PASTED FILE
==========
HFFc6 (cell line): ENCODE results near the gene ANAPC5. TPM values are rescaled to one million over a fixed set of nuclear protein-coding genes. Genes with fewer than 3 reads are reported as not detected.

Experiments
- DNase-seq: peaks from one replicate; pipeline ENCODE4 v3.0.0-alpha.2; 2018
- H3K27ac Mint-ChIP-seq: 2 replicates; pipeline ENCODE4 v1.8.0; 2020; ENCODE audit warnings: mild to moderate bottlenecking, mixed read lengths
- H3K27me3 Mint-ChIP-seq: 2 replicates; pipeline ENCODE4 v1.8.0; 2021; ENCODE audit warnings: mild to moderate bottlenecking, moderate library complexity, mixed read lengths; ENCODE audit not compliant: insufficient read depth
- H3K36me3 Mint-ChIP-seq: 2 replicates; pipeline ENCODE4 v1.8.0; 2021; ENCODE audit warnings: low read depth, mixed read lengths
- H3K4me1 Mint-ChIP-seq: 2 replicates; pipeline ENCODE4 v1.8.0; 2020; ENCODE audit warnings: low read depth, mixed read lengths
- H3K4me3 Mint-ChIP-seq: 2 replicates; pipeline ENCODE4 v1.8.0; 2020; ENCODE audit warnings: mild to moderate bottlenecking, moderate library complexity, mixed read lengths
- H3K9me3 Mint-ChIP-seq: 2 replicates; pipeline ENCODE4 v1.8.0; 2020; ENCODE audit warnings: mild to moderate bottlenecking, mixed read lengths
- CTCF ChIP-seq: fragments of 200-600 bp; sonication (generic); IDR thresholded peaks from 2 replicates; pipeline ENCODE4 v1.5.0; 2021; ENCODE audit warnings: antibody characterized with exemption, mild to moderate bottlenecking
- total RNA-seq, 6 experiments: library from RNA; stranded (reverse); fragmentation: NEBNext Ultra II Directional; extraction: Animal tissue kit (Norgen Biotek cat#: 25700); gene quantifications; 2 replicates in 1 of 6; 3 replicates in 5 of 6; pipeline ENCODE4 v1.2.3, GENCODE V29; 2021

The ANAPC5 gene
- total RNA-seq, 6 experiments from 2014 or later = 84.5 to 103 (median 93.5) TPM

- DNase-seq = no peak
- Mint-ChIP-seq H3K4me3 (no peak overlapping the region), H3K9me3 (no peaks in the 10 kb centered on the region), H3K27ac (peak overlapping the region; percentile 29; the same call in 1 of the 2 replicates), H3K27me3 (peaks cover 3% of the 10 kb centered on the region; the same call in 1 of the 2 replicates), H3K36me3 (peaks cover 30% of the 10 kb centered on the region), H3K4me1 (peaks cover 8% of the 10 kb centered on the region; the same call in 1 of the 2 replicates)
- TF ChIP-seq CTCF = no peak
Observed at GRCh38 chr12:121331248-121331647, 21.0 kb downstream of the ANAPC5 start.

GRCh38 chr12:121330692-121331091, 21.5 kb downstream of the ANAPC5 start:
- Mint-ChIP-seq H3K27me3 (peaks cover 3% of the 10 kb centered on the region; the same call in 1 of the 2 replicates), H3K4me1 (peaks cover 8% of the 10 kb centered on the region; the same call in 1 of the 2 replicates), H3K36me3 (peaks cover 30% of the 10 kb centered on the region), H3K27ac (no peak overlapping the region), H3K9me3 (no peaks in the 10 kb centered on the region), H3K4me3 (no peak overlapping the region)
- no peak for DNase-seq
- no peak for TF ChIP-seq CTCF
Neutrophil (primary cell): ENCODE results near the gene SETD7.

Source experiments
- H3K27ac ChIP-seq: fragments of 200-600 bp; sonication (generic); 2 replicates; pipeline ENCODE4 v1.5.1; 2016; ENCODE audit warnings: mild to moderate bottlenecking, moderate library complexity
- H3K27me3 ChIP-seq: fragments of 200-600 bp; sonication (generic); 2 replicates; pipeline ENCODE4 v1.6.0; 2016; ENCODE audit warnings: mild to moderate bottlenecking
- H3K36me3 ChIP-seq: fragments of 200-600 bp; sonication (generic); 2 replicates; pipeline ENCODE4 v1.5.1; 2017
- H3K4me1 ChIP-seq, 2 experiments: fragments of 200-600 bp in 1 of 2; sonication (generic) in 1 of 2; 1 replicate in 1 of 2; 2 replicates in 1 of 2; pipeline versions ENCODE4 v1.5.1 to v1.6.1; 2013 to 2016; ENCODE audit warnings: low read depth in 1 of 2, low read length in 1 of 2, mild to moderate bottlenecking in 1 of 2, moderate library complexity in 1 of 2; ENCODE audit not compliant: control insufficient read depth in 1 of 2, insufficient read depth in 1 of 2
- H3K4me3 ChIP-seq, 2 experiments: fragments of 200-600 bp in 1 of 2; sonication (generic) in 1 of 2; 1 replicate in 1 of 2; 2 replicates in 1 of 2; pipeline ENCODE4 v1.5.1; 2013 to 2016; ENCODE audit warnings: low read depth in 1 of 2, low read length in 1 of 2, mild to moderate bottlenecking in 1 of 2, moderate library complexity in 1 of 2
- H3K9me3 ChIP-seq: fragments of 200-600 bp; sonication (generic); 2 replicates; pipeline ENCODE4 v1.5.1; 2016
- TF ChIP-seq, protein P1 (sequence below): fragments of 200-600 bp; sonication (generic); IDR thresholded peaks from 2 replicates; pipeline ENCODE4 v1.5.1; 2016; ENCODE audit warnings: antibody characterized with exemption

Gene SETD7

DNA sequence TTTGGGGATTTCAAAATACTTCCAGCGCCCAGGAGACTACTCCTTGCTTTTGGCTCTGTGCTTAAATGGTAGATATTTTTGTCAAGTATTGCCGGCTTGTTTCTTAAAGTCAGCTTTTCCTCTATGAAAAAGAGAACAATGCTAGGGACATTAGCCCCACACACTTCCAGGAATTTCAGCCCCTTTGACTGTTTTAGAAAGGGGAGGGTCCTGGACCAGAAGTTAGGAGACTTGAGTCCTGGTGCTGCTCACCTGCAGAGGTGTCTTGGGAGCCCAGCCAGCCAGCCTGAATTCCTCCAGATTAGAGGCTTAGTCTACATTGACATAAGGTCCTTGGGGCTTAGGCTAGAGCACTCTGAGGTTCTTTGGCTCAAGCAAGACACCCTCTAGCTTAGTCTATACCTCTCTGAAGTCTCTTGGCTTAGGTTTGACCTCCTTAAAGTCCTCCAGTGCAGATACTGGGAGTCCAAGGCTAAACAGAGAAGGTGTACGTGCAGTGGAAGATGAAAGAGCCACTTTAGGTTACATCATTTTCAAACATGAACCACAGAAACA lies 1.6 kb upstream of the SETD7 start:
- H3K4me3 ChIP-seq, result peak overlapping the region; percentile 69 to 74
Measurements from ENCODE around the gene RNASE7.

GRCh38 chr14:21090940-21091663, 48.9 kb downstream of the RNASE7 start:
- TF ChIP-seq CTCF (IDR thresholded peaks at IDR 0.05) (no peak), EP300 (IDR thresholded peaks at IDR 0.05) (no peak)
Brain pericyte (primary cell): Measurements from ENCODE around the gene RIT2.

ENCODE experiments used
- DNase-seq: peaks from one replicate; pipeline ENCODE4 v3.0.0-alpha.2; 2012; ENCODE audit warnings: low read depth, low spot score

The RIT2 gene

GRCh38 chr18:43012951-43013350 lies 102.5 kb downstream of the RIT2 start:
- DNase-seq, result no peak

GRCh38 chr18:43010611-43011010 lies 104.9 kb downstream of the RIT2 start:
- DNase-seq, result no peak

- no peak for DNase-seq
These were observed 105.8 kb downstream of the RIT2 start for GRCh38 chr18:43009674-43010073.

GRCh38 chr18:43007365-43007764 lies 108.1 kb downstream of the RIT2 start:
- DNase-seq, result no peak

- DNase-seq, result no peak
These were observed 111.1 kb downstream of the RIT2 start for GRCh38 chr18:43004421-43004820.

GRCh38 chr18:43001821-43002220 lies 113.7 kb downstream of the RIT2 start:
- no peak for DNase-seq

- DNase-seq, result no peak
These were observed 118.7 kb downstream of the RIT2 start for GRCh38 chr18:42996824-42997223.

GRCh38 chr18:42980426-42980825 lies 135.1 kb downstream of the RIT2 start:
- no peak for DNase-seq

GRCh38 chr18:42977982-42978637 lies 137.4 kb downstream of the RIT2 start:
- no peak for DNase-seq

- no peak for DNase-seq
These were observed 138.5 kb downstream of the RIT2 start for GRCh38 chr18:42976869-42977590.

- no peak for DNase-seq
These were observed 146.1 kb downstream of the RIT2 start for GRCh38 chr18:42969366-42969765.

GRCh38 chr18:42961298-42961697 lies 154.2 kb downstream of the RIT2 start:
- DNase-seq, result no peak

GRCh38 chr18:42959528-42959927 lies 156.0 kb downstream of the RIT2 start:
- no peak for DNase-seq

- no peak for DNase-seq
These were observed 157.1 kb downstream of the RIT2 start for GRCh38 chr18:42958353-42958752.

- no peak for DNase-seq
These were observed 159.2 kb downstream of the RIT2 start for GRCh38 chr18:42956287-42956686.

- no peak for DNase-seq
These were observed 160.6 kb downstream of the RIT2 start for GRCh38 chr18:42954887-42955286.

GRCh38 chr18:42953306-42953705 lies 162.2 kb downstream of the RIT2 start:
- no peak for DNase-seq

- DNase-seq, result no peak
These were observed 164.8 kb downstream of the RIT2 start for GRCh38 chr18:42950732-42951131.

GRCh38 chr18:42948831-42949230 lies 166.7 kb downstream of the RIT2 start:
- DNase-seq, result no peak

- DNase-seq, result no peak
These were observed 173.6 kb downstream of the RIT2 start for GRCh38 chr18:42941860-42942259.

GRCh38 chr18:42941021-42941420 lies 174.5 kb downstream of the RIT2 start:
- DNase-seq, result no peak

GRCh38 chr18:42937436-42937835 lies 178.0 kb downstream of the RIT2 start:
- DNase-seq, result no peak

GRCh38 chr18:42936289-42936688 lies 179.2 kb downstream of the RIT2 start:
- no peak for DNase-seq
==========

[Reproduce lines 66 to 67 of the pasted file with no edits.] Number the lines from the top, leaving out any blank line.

- no peak for DNase-seq

- no peak for DNase-seq